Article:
As an engineer I expect you to be quite familiar with cutting and pasting in MS-word. We all know that it’s always better to copy good stuff than to produce original crap. As a second nature you’ll have adopted the concept of the “global find and replace” technique to adapt your old text to its new purpose.

There is however a quite powerful technique that is less known but which will put text conversion by find-and-replace into overdrive once you master it. This method uses the so called “codes” and/or “wildcards” to define the “find” and the “replace” strings.

In the regular mode of find-and-replace you can add power by using “codes” in the “find” box as well as in the “replace” box. For instance the code ^w in the “find” box will match any consecutive combination of spaces and tabs. On the other hand, ^c in the “replace” box will paste the content of the clipboard so you can use all kinds of formatting or special characters that you could otherwise not enter directly in the “replace” box.

Using “wildcards” goes even further. In the find-and-replace dialog screen you can click on the “More” button to uncover the “search options”. One of the options in this list is “use wildcards”. If checked, it will allow the use of special expressions in the “find” box as well as in the “replace” box to enhance the capabilities of the find-and-replace action.

A simple example

Let’s suppose you want to get rid of all multiple paragraph marks in a text because you are using paragraph spacing rather than blank lines to neatly format your text. One way of doing this is to put ^p^p in the “find” box and ^p in the “replace” box (the ^p is a “code” for the paragraph mark). You then hit the “Replace All” button and keep on doing that until no more changes occur.

However, when turning on wildcards, entering (^13)@ in the “find” box will find ALL of the multiple paragraph marks in one go (even 3 or more in a row) and replace them by a single one if you put ^p in the “replace” box. The wildcard ^13 represents the paragraph mark in wildcard-format. The brackets make this a “group” of characters and the @ sign says it should occur once or more so it matches any sequence of one or more paragraph marks in one go.

Other typical uses

In a similar fashion you could replace white spaces with a single space character by finding ^w and replacing it with a space (without the use of wildcards) or by finding ( )@ with wildcards (mind the space between the brackets). The difference between the two would be that the latter only replaces series of spaces while the first one also removes tab characters. You may or may not wish to do that.

Multiple tabs by the way can be found by (^9)@. You can then choose to replace them by a single tab for instance to enable conversion of the text into a table for better formatting. Also here one replace command suffices for the whole document.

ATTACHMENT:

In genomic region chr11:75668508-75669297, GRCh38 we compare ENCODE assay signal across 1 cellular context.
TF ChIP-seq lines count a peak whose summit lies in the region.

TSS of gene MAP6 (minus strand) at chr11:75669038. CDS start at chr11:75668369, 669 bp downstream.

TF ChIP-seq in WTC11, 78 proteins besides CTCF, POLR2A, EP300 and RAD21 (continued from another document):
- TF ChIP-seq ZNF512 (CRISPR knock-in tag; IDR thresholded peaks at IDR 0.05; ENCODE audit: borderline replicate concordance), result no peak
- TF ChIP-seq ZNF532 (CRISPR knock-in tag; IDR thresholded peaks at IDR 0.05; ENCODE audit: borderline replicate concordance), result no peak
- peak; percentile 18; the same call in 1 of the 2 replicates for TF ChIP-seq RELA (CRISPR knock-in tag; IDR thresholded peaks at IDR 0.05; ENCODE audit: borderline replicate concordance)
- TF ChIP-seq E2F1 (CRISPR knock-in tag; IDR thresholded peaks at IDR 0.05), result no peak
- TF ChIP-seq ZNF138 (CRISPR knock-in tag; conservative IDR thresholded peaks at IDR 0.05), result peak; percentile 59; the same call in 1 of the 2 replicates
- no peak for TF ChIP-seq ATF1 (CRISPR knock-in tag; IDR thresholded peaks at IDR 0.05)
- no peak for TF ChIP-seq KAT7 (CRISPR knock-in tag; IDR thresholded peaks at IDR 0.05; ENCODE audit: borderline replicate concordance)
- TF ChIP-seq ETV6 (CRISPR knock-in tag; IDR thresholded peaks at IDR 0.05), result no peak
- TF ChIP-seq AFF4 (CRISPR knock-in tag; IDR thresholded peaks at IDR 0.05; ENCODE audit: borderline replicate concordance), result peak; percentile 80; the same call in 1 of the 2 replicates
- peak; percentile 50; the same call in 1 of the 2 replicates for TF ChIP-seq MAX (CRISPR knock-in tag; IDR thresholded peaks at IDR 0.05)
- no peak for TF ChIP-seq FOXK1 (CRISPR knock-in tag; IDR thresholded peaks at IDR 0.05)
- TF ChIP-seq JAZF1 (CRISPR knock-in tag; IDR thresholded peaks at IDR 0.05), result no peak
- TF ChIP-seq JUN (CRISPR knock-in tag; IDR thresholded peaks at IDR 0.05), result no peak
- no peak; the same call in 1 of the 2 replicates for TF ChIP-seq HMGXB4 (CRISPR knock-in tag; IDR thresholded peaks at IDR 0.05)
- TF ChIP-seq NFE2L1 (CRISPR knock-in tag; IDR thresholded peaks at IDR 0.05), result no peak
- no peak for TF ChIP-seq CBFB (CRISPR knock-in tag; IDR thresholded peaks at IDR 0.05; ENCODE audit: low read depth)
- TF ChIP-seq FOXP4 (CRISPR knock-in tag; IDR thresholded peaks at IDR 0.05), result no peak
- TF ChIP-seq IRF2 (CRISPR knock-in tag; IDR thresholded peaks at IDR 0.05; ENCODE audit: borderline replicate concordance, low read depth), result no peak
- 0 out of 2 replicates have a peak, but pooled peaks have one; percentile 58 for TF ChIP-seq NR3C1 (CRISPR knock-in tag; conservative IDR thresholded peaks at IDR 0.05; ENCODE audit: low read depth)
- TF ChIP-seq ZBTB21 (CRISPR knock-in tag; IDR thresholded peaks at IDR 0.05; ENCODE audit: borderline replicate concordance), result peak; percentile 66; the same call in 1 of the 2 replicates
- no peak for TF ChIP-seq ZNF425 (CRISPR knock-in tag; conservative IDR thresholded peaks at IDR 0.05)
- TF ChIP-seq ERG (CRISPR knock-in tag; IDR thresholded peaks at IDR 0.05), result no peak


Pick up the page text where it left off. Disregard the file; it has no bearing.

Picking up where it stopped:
Matched groups

In case you used groups in the “find” box like <(*)>,<(*)> which would find any combination of two words separated by a comma, you can re-use the matched groups in the “replace” box like \2,\1. In fact what this last combination would do is to replace by the same words in reversed order (\2 returns the second matched group and \1 the first)

Common find and replace tasks

The following table lists some common replace tasks and the codes or wildcards required to perform them:

Wildcards Find Replace Effect
No ^l Space Removes all manual line breaks and replaces them by a space character (should be followed by removal of multiple spaces)
No ^p^w ^p Removes all spaces and tabs immediately following a paragraph mark
No ^w Space Replaces all combinations of spaces and tabs by a space character
Yes ( )@ Space Replaces all multiple spaces by a single space character (and leaves tabs alone)
Yes (^13)@ ^p Replaces all multiples paragraph marks
Yes (^9)@ ^t Replaces all multiple tabs by single tabs
Yes <(V)([0-9]@)> \1-\2 Replaces equipment number without a dash in the middle by one that has a dash
Yes <(V)-([0-9]@)> \1\2 Replaces equipment number with a dash in the middle by one without
Yes <(V)-([0-9]@)> M-\2 Replaces an equipment number starting with a “V” by one starting with an “M”
Yes <V-[0-9]@> N.A. Finds all strings like V-1, V-12, V-123, V-1234, etc, irrespective of the number of digits.
Yes <V-[0-9]{4}> N.A. Finds equipment tags of the format V-1234 (whole words only with 4 digits)
Yes <[A-Z]-[0-9]{4}> N.A. Finds any equipment tag of the format A-1234 or B-1234 or C-1234, etc (whole words only with 4 digits)

In the MS-Word help files more information can be found on additional codes and wildcards. Be advised however that the codes {n,} and {n,m} do not work. Only {n} (without the comma) does.

In case you need help on constructing wildcard search strings, look on the web for information on “regular expressions”. MS-word wildcards are a sub-set of those.

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